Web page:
Barton House - Table of Contents .............. Darwin D. Martin House Complex - Table of Contents

Exterior - George Barton House
Darwin D. Martin House Complex
118 Summit Avenue, Buffalo, N.Y.

Visitor, Rental Information

Designed: 1901
Built 1903
Architect: Frank Lloyd Wright
Style: Prairie

TEXT Beneath Illustrations

2002 photos

Facade on Summit Street   ...   Two-story Prairie style house

Gray concrete wall in front of steps is temporary   ...   Bricks from the original wall were used to repair Martin House   ...   About 400,000 new Roman bricks will be needed to repair both Barton and Martin houses and rebuilding of the missing elements - the Pergola, Conservatory and Carriage house/garage

Replacement terra cotta on verandah roof tiles imported from France

One-story verandah on the south side of the house emphasizes horizontal lines of the house   ...   Note massive verandah supports   ...   Hipped roof

Front entrance somewhat secluded by wall - typical Wright   ...   2nd story: stucco; 1st story: Roman brick

Back of verandah and entry hall facing Summit Ave.

Northwest front of house on Summit Ave.

Wide soffit under projecting eaves   ...   Band of art glass  casement windows   ...   Roman brick

Banded windows

The art glass window design on all the Barton house windows


The Barton house, the first of Frank Lloyd Wright's Buffalo buildings to be completed, was built for Darwin Martin's sister, Delta Martin Barton, whose husband, George, worked for the Larkin Company. The floor plan is based upon Wright's 1902 Walser house in Chicago.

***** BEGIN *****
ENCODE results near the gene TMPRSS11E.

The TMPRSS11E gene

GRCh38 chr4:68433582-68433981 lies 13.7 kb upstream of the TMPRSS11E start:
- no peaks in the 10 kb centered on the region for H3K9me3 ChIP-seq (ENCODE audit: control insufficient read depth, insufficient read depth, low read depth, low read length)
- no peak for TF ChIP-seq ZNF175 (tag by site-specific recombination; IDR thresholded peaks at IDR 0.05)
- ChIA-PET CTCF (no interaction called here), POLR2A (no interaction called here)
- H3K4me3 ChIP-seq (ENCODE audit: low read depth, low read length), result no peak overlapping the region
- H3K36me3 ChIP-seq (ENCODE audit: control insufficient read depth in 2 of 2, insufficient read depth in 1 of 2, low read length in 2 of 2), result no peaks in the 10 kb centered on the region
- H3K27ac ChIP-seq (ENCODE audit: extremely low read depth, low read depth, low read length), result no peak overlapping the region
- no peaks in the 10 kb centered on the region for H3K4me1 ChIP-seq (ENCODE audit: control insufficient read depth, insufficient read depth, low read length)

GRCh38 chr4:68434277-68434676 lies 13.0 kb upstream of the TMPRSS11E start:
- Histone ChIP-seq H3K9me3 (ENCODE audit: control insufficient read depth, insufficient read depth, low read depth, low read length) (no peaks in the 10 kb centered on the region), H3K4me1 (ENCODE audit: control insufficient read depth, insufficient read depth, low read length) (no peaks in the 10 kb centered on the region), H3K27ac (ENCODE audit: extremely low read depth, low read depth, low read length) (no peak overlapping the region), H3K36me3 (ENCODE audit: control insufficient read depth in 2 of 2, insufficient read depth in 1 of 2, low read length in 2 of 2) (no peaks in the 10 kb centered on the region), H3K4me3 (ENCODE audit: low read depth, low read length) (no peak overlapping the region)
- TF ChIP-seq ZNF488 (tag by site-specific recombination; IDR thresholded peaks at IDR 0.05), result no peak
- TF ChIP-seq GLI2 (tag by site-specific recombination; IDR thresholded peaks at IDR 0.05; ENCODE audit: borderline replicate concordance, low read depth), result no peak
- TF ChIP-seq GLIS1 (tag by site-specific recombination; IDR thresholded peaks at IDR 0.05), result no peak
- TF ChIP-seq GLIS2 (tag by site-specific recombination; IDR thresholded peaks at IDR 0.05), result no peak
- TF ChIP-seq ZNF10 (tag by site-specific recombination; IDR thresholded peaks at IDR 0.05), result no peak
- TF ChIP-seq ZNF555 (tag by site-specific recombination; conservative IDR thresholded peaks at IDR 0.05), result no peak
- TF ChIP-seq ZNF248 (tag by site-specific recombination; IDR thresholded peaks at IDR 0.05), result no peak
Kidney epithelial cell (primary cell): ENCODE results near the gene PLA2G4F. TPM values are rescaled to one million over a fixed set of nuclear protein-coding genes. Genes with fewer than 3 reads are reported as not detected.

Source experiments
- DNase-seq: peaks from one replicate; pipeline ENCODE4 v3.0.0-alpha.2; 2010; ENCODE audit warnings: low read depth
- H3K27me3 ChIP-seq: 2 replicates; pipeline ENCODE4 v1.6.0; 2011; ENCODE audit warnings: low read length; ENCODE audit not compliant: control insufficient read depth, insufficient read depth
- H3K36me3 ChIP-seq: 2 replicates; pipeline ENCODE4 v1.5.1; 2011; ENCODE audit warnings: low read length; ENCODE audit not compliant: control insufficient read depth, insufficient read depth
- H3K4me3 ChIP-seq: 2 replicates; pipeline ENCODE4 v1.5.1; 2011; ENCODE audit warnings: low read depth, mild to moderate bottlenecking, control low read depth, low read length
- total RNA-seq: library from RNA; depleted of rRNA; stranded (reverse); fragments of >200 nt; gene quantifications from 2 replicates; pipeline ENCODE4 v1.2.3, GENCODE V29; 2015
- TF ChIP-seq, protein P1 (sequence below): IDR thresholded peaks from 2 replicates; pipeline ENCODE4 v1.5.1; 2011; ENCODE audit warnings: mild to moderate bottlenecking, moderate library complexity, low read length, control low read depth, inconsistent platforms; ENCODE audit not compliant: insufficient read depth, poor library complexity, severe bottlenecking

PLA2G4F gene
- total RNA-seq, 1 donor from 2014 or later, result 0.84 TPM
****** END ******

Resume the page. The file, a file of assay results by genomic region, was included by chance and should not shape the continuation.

Its low profile reflects the expansiveness of the American prairie. Wright's use of unadorned natural materials -- brick, concrete, and oak -- reflected an organic approach.

Wright wrapped a continuous band of windows across the front (and rear) of the house and around the corners of these bedrooms to create an illusion of expansiveness.

The subordinate axis of the house consists of an open porch on the south with an abbreviated kitchen projecting to the north. Although this section contains very little usable living space, its function as a counterpart to the height and mass of the two-story part of the house should not be underestimated. Wright repeatedly experimented with cross-axial plans in order to lower the of his houses and extend them farther into the surrounding landscape.

The room dimensions of the house are small, but the effects of space are maximized throughout the design. The principal living spaces are concentrated in the two-story portion of the house, where the living, dining, and reception areas open freely in to one another as discrete subdivisions of a continuous space. In contrast, the two major bedrooms on the second story are located at the opposite ends of a narrow corridor.


Special thanks to Margie Stehlik, Director of Volunteers for the Martin Complex, for her cooperation and patience.
Photos and their arrangement 2002 Chuck LaChiusa
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